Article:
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Not only are supply chains expected to be compromised, but productivity in countries which practice social distancing will likely be severely undercut as a large swath of the labor force are at home and not fully engaged in productive activity. Even in cases where working from home is an option, the closing of schools means that parents who work from home would have to split their normal working time with parenting duties.

Therefore, both aggregate demand and eventually aggregate supply in the economy will shift inward leading to overall output reduction and a change in the overall price level. Figure 2 shows the likely impact on aggregate demand and aggregate supply in all Caribbean economies. Equilibrium would have initially been at E2 where the original aggregate demand curve (AD1) intersects with the original aggregate supply curve (AS1) and where output would have been Y1. Due to the COVID-19 shock, initially the AD curve shifts inward but as demand drops so too would supply causing the AS curve to also shift inward leading to a consequent fall in output to Y2 and a new lower level of equilibrium at E2, with a likely impact on the overall price level as well and employment.

This means that there would be a natural trade-off between economic activity and the preservation of life and the minimization of infection rates. There could be a sharp contraction of the economy because of social distancing and virus containment. The depth and length of the economic contraction would depend on how long containment must last and how long it would take to keep the virus at bay. The depth and longevity of the economic contraction or recession will also depend on the economic policies that are implemented during the social distancing phase of containment, and the economic stimulus provided after containment. Figure 3 describes how deep and long the economic contraction or recession could be without macroeconomic support measures (red line) and with macroeconomic support measures (blue line and area). Recovery from the containment phase of the virus will therefore depend on the economic support (mainly fiscal but also some monetary) policymakers provide to the economy during this time. The correct economic policy response during social distancing could reduce the depth and cost of the contraction by the orange shaded area in Figure 3.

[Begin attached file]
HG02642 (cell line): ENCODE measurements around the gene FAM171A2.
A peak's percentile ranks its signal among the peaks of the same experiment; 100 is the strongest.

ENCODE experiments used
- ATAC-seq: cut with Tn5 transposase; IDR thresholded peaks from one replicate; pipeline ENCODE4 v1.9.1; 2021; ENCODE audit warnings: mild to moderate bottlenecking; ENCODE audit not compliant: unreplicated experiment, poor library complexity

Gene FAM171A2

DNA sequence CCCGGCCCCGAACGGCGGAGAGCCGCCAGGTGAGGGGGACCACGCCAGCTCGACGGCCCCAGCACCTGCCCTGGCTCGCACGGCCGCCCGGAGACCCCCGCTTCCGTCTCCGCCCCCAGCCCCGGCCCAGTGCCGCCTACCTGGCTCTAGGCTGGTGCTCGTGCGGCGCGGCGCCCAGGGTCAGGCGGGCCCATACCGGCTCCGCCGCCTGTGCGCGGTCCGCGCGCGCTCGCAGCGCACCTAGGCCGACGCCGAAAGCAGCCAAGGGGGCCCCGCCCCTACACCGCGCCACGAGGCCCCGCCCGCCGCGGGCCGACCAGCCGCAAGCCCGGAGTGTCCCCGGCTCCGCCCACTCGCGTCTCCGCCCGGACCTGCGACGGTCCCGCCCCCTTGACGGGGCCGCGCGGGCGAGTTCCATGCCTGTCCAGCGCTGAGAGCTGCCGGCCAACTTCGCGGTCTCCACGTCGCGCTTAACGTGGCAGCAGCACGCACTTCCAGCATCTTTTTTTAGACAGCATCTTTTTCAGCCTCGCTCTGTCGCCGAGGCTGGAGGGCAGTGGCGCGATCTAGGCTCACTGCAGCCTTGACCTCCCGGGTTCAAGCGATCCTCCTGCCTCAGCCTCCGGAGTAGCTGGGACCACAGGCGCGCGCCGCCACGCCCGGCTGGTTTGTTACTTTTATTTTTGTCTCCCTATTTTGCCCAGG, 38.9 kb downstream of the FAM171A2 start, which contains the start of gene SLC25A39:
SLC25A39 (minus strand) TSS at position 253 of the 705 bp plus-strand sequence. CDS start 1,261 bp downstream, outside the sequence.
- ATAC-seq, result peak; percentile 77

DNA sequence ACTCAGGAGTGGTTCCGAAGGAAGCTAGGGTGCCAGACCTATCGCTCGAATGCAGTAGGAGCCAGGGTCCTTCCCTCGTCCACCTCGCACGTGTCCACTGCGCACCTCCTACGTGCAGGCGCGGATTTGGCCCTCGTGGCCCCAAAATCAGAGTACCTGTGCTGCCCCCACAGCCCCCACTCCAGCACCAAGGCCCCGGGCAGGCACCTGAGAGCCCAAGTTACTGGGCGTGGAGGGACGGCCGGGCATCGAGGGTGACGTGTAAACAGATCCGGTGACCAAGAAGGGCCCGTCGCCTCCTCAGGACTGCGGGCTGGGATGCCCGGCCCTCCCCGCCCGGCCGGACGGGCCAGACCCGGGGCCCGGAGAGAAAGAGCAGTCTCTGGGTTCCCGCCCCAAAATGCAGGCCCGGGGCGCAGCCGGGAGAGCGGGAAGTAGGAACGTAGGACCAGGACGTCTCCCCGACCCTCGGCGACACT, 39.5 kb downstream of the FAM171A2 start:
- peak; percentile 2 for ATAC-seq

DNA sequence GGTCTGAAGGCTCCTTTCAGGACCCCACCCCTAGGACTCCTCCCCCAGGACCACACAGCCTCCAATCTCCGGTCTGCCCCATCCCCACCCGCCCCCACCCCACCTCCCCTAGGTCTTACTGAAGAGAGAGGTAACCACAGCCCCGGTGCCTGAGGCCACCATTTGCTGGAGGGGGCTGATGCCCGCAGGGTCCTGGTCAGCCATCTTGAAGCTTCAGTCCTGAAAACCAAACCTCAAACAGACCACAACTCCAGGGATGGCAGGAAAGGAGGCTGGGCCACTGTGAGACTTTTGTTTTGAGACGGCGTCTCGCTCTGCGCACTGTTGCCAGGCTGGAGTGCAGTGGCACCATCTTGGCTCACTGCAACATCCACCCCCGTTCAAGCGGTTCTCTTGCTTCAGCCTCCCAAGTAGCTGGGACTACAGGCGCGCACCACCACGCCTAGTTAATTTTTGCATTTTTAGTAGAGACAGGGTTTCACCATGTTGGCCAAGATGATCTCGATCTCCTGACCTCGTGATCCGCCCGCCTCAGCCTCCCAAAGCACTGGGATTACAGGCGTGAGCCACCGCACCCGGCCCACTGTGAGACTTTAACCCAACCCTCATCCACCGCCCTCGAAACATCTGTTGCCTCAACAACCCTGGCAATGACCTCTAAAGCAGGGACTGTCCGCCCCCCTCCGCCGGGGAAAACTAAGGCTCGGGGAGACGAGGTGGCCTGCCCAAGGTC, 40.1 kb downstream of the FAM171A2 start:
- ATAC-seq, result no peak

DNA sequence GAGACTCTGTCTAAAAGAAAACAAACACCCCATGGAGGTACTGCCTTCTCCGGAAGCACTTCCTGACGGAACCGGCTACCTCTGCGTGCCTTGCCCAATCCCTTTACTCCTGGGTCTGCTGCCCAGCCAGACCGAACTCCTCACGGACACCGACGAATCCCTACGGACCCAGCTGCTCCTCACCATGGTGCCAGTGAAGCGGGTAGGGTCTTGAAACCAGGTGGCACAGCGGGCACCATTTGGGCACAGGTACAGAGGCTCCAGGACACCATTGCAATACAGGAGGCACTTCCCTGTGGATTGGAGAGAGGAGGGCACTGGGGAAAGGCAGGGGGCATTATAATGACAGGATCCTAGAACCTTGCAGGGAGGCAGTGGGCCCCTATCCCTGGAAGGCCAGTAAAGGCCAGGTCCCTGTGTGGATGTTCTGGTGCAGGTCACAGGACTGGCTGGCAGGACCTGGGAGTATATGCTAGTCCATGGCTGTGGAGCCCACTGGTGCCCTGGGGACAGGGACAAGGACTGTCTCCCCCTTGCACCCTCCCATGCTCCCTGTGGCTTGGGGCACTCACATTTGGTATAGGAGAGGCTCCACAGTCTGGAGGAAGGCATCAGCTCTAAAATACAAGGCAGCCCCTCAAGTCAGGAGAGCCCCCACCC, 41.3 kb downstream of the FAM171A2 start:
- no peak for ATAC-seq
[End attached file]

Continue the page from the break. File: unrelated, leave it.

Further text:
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In Caribbean economies, there is an additional constraint of foreign exchange reserves. Any support for the economy will have to be balanced against the need to maintain enough foreign exchange buffers since a large percentage of what is consumed, including the necessary medical supplies that are necessary to treat with COVID-19, are imported.

The impact on foreign exchange reserves will have to be monitored carefully since this important macroeconomic variable is vital for the proper functioning of Caribbean economies. In fact, sufficient foreign exchange reserves will need to be the anchor or benchmark macroeconomic variable against which any economic support that governments or the monetary authorities attempt to implement during and after the crisis.

Policymakers will have to respond in two phases. The first phase is during the containment period of social distancing, to keep their economies “above water”; and the second phase is after the health pandemic has subsided, to help kick start growth, with a particular focus on managing the demand and supply of foreign exchange reserves.

 

Justin Ram

WRITTEN BY  Justin Ram

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Economist specialized in energy/development economics, producing strategic research to inform policy decisions and improve economic resilience in the Caribbean.